July 12, 2013 in Features

Brotherly bond at heart of pioneering band

By The Spokesman-Review
 

The Detroit band Death is profiled in the documentary “A Band Called Death.”
(Full-size photo)

Review

‘A Band Called Death’

• • • ½

CREDITS: Directed by Jeff Howlett and Mark Covino

RUNNING TIME/RATING: 1:38, not rated

When they recorded their only full-length album in 1974, the three members of the Detroit band Death couldn’t have possibly anticipated the bizarre turns their careers would eventually take.

They were an anomaly in their time – three African-American brothers playing punk rock in the birthplace of Motown, and doing it years before bands like the Sex Pistols and the Ramones brought the genre greater popularity. The group almost secured a record deal with producer Clive Davis, but it fell through when they refused to change their name, which was then deemed too controversial for a mainstream label. The band broke up shortly thereafter.

The master tapes of the Death album, titled “…For the Whole World to See,” collected dust in an attic for years, while the legend of the band and rumors of the record’s existence circulated among collectors and in online forums.

“A Band Called Death,” a documentary directed by Jeff Howlett and Mark Covino, recounts the band’s origins and continues into the present, as Death’s music is rediscovered and celebrated by modern rock critics. Death didn’t invent punk, nor did they perfect or redefine it, but their refusal to conform to the expectations of what kinds of music black artists should be making is immensely important. Surrounded by the influence of the Jackson 5 and the Commodores, Death instead worshipped The Who, Alice Cooper and their Detroit kin MC5.

Death’s only members were the Hackney brothers – Bobby, Dannis and the late David – who were inspired to pick up instruments after seeing the Beatles on “The Ed Sullivan Show.” Their mother, who had recently lost her husband in a car accident, encouraged her sons to pursue their musical aspirations, turning an upstairs bedroom into a makeshift rehearsal space.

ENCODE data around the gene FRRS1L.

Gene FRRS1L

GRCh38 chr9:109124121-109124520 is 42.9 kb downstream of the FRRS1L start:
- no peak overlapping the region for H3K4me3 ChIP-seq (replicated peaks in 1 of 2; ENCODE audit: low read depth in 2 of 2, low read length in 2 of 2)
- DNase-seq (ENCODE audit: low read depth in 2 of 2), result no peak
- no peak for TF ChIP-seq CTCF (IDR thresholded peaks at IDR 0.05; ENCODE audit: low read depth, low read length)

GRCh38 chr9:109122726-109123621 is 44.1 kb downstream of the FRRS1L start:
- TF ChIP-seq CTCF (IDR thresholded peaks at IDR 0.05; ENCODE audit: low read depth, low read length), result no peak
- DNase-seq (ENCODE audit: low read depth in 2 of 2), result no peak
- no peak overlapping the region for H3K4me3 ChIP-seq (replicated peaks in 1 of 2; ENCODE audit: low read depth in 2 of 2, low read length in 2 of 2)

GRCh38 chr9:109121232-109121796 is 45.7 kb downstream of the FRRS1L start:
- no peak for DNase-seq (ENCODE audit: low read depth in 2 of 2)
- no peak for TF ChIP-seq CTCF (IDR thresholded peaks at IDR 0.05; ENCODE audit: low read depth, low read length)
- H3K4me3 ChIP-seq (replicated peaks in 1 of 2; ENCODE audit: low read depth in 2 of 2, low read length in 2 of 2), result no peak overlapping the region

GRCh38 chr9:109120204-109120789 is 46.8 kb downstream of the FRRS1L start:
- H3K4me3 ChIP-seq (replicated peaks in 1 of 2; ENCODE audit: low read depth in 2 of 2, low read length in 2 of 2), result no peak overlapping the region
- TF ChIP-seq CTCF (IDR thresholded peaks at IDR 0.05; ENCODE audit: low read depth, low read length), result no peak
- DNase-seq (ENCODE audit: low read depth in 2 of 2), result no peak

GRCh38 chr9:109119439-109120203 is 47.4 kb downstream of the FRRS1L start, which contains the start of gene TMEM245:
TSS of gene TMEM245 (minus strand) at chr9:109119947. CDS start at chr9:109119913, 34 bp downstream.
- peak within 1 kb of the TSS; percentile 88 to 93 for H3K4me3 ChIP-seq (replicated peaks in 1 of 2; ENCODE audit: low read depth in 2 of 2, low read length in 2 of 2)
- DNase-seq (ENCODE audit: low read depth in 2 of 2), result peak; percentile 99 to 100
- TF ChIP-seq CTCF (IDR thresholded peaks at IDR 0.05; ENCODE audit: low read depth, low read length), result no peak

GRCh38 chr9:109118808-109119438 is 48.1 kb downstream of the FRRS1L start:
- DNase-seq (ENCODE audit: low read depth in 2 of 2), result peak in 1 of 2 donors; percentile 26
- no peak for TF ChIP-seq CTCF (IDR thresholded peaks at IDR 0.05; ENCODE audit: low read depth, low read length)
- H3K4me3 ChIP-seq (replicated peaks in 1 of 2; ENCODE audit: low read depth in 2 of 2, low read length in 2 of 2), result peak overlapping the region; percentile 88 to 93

In interviews with Bobby and Dannis, it becomes clear that David was the driving force behind the style, sound and ethos of Death. Eccentric, artistic and intensely spiritual, David wrote the band’s music to reflect his philosophy that death was “the ultimate high” – while music executives considered Death a morbid name, David saw it as a transcendental one. He died in 2000 of lung cancer.

“…For the Whole World to See” was finally mastered and released in 2009, and the surviving members of Death went on tour with music they hadn’t played in 35 years. Bobby and Dannis, who formed a reggae jam band following Death’s demise, credit Death’s newfound recognition to David: Before he died, he remarked that “one day, someone’s going to come looking for these tapes.”

“A Band Called Death” has the misfortune of being released right on the heels of last year’s Oscar-winning documentary “Searching for Sugar Man,” which also chronicled the reappraisal of an unsung musical icon from Detroit. “Sugar Man” is certainly the more polished and meditative film, but “A Band Called Death” packs as much of an emotional punch, and its final half hour is sincere, candid and surprisingly moving. It’s a deeply poignant family portrait, a moving love letter to a deceased brother, and a monument to a band that deserves to be heard.


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